Magazine article The Spectator

Ancient & Modern

Magazine article The Spectator

Ancient & Modern

Article excerpt

THIS column was the first to propose (9 August 1997) that the reformers of the House of Lords might try an experiment in real democracy and elect members on ancient Greek principles, i.e. any citizens could put themselves forward at local level, and those elected at that level would go forward to the national level, where a lottery - the only truly democratic means of selection, since elections are meritocratic -- would pick the winners out of a hat, in proportion to the size of their region. In the event, Lord Wakeham's chums were having none of it, and we are left with a delicious pickle of elected and appointed oligarchs.

Not that there is anything wrong with an oligarchy, the rule of the few, which our system exemplifies. As Herodotus pointed out some 2,500 years ago, it was a matter of choosing the best men of the country and giving them political power, on the grounds that the best men would choose the best policies. Perfectly sound: it is just that it bears no relation to democracy. If the Commons and Lords plucked up courage and called themselves oligarchs, it would save a great deal of trouble and strife because it would nail once and for all the implication of the word 'democracy', that we struggling masses can do anything about the decisions that our masters make except occasionally exchange one set of the brutes for another. …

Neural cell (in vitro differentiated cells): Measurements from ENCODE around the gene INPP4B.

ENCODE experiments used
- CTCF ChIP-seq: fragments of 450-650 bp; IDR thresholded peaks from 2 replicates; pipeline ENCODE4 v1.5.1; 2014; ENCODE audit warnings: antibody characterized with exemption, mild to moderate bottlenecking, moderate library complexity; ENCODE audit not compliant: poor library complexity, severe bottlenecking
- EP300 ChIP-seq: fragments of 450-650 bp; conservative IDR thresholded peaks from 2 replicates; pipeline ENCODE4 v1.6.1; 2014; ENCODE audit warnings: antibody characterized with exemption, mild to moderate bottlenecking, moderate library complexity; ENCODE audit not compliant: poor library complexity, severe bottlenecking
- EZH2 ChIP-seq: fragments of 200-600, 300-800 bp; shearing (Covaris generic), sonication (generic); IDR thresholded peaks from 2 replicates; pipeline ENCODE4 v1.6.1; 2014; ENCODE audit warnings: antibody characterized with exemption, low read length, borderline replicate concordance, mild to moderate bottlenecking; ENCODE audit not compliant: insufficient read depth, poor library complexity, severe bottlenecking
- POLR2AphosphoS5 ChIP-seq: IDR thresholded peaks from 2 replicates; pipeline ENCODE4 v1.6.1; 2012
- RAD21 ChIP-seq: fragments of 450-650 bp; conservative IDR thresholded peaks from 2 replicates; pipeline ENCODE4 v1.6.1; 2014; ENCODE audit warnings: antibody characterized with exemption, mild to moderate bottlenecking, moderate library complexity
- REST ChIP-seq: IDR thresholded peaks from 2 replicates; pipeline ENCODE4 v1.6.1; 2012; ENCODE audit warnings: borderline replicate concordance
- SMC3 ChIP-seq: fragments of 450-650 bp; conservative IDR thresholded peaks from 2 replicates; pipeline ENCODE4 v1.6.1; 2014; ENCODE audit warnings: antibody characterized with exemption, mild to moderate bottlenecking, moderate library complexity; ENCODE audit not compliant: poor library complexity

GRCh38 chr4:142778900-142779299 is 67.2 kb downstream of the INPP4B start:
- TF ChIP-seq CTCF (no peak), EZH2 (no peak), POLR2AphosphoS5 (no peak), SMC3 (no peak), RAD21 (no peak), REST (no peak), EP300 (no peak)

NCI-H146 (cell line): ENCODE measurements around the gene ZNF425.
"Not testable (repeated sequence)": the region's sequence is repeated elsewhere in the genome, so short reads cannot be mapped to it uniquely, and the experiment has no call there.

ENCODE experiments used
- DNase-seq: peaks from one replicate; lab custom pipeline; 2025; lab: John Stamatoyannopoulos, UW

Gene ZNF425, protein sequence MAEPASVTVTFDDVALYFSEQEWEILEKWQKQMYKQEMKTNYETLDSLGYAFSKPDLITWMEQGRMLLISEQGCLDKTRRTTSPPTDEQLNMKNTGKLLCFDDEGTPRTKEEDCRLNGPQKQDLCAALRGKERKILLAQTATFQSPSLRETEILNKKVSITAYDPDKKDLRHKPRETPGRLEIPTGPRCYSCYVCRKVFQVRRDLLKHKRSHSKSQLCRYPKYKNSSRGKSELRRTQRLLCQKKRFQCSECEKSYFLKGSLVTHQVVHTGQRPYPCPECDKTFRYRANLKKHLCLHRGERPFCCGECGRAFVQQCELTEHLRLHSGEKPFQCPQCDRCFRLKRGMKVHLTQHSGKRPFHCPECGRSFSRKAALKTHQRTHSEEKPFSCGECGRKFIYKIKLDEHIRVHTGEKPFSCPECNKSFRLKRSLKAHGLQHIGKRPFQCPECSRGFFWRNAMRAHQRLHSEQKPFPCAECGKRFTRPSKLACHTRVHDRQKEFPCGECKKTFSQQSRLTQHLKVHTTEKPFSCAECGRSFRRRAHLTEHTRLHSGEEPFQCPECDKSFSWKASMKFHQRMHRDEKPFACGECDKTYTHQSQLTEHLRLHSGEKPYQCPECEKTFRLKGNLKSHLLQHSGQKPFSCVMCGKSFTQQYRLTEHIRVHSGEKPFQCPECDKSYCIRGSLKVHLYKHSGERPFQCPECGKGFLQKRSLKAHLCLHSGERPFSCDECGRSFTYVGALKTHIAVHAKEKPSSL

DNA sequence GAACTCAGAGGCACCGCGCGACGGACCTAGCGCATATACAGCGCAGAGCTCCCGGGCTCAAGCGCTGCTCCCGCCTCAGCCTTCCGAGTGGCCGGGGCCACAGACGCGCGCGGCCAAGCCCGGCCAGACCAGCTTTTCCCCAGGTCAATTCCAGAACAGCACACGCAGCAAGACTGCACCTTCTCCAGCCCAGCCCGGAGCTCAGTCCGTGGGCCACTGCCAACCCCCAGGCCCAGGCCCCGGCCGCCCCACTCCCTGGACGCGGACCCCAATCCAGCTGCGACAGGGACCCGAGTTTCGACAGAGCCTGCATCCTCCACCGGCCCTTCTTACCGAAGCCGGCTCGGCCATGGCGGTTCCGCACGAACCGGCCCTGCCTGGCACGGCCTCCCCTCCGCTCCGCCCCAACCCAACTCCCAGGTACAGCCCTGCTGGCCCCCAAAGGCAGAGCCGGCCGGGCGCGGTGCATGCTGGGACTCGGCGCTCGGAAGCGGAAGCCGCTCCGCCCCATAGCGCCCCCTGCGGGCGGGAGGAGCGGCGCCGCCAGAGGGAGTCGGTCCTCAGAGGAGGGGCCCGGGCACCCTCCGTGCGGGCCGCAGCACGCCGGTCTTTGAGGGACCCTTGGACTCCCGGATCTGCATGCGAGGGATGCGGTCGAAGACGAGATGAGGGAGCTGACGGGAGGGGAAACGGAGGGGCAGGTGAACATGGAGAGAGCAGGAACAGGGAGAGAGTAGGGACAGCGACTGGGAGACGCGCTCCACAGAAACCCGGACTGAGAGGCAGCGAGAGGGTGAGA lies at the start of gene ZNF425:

Search by... Author
Show... All Results Primary Sources Peer-reviewed

Oops!

An unknown error has occurred. Please click the button below to reload the page. If the problem persists, please try again in a little while.